Two new workshops for the geothermal industry took place this November, the Society of Petroleum Engineers and Geothermal Rising hosted a workshop on Mutual Challenges and Solutions in Oil & Gas and Geothermal, and the Southwest Research Institute hosted a workshop on Geothermal Energy Machinery Systems (GEMS). Overall, The Mutual Challenges and Solutions workshop was about subsurface geothermal development, and the GEMS workshop was about above-ground facilities for geothermal projects.
The Mutual Challenges and Solutions in Oil & Gas and Geothermal Workshop was attended by geoscientists, engineers, chemists, project managers, national labs, and government entities. Presentations covered developments in remote sensing, corrosion prevention, cementing, and policy around subsurface resources. These topics were covered in statistical models and in case studies, with one of the most talked about test sites being the Frontier Observatory for Research in Geothermal Energy (FORGE) site. While the challenges can often be the same, one challenge that is unique to geothermal is the high temperatures that equipment needs to withstand.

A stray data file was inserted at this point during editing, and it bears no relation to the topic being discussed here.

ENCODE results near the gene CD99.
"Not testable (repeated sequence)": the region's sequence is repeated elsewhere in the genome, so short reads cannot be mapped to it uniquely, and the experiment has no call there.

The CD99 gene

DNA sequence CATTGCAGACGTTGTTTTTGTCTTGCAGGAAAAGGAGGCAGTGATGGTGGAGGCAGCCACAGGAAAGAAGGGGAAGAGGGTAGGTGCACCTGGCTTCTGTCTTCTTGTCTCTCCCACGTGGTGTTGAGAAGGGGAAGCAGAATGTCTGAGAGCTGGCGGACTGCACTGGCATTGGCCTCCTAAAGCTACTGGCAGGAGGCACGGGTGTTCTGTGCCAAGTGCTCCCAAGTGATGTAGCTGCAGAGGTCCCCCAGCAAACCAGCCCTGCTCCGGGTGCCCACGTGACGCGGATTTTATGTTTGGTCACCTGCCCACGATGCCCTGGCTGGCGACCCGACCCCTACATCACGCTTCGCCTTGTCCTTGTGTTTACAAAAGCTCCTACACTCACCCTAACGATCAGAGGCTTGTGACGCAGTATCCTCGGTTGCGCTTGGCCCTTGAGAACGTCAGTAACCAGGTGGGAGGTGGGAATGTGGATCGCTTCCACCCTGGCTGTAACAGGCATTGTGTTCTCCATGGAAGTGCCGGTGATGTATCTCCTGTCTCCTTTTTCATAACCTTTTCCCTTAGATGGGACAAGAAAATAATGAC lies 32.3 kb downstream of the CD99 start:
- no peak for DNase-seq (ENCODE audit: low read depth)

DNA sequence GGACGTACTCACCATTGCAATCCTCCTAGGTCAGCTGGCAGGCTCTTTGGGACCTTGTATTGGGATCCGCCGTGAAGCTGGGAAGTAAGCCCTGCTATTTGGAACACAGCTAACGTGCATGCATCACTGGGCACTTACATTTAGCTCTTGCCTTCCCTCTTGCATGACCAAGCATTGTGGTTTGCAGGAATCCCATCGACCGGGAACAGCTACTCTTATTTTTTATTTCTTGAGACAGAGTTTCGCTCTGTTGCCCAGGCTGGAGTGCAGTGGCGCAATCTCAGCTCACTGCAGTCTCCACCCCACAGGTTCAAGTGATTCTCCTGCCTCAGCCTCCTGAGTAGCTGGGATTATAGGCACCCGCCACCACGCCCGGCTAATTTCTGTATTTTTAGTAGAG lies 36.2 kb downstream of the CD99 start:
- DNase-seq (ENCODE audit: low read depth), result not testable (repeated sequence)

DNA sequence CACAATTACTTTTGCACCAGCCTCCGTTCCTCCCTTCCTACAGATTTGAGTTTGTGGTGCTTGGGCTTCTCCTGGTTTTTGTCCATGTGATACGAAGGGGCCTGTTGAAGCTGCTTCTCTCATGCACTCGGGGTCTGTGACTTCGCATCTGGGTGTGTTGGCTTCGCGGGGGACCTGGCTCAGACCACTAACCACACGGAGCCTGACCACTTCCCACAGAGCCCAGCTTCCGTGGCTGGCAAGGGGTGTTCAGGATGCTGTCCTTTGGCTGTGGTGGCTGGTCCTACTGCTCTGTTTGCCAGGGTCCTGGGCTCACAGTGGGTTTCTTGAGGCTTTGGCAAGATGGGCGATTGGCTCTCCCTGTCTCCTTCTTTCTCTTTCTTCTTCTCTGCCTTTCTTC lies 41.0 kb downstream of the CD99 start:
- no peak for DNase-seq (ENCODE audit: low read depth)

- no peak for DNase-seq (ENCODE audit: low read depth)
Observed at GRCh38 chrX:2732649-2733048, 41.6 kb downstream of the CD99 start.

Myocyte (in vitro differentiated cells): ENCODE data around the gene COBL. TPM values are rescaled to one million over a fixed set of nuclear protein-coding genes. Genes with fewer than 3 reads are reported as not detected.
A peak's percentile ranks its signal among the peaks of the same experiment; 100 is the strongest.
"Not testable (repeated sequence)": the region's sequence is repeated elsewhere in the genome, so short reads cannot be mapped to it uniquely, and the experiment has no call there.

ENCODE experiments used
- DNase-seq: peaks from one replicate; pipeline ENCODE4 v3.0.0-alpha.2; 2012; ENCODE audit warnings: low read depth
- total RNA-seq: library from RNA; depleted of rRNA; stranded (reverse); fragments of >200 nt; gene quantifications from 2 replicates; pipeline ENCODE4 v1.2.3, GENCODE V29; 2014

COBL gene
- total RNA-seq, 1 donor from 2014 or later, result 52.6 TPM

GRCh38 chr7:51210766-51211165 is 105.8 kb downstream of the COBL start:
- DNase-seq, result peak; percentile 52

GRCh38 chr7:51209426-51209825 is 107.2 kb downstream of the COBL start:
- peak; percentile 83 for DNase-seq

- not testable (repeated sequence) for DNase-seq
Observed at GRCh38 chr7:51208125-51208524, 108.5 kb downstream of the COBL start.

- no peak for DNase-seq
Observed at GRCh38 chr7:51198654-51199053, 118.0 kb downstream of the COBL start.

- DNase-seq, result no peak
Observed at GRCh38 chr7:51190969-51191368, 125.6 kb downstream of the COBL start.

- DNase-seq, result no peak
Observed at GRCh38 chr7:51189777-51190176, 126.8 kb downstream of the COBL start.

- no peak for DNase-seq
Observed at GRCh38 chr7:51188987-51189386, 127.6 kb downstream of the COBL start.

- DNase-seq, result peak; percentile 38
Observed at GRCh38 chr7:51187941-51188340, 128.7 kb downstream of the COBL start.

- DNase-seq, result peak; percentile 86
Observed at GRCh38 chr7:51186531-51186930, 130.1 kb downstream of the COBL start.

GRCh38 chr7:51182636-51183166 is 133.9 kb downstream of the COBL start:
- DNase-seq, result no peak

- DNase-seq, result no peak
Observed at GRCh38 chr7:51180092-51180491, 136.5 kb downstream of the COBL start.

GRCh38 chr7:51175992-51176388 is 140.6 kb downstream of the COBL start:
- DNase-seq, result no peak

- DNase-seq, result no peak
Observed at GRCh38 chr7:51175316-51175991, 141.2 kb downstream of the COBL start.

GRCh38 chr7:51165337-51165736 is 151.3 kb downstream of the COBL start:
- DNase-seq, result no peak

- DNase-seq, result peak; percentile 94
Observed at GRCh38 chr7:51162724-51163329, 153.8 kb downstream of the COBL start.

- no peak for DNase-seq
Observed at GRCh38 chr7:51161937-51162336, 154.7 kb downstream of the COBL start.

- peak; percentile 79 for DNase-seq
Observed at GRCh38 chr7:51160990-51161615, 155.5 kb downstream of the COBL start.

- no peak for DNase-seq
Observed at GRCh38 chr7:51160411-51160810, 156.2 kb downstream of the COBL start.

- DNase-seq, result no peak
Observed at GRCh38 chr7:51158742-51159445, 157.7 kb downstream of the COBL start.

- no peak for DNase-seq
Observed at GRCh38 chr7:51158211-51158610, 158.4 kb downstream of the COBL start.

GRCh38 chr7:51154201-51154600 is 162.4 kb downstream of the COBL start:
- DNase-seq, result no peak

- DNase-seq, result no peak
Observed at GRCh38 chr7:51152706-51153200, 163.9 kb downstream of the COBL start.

The Geothermal Energy Machinery Systems Workshop was attended by engineers, power plant operators, facility managers, professors, and service providers for the geothermal industry. This workshop focused on aboveground operations, converting the harvested heat to electricity. The working fluid at conventional plants can be full of minerals that precipitate out and can clog the turbines used for this conversion. To avoid corrosion in turbines, generators, and compressors the advice is to “Alloy up”.
Both workshops provided a space for professionals in the geothermal industry to collaborate and share their initiatives for furthering geothermal development. MicroThermal Energy looks forward to providing geothermal reservoir data to operators with microseismic monitoring. To reach out to MicroThermal Energy about collaboration, contact Analiese Andersen at email@example.com